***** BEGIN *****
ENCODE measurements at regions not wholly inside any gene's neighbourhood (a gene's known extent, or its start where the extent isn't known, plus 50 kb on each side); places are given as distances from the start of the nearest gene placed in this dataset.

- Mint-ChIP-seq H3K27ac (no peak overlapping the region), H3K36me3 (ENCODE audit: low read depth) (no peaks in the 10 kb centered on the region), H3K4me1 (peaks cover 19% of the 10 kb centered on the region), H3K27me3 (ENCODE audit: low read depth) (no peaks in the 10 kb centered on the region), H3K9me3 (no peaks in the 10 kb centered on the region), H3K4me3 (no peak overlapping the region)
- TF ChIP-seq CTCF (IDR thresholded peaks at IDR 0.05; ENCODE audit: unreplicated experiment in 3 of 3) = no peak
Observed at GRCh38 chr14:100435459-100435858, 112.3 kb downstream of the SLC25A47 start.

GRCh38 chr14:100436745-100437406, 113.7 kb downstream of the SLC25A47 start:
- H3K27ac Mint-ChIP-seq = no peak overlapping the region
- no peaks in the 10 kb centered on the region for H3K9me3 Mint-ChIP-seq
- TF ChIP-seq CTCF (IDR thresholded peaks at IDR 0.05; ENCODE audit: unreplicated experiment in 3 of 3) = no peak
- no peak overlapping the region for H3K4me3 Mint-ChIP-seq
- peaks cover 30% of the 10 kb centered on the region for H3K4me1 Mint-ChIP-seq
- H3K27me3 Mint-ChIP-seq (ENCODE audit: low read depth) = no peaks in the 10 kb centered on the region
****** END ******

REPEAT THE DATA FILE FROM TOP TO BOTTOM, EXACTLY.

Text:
ENCODE measurements at regions not wholly inside any gene's neighbourhood (a gene's known extent, or its start where the extent isn't known, plus 50 kb on each side); places are given as distances from the start of the nearest gene placed in this dataset.

- Mint-ChIP-seq H3K27ac (no peak overlapping the region), H3K36me3 (ENCODE audit: low read depth) (no peaks in the 10 kb centered on the region), H3K4me1 (peaks cover 19% of the 10 kb centered on the region), H3K27me3 (ENCODE audit: low read depth) (no peaks in the 10 kb centered on the region), H3K9me3 (no peaks in the 10 kb centered on the region), H3K4me3 (no peak overlapping the region)
- TF ChIP-seq CTCF (IDR thresholded peaks at IDR 0.05; ENCODE audit: unreplicated experiment in 3 of 3) = no peak
Observed at GRCh38 chr14:100435459-100435858, 112.3 kb downstream of the SLC25A47 start.

GRCh38 chr14:100436745-100437406, 113.7 kb downstream of the SLC25A47 start:
- H3K27ac Mint-ChIP-seq = no peak overlapping the region
- no peaks in the 10 kb centered on the region for H3K9me3 Mint-ChIP-seq
- TF ChIP-seq CTCF (IDR thresholded peaks at IDR 0.05; ENCODE audit: unreplicated experiment in 3 of 3) = no peak
- no peak overlapping the region for H3K4me3 Mint-ChIP-seq
- peaks cover 30% of the 10 kb centered on the region for H3K4me1 Mint-ChIP-seq
- H3K27me3 Mint-ChIP-seq (ENCODE audit: low read depth) = no peaks in the 10 kb centered on the region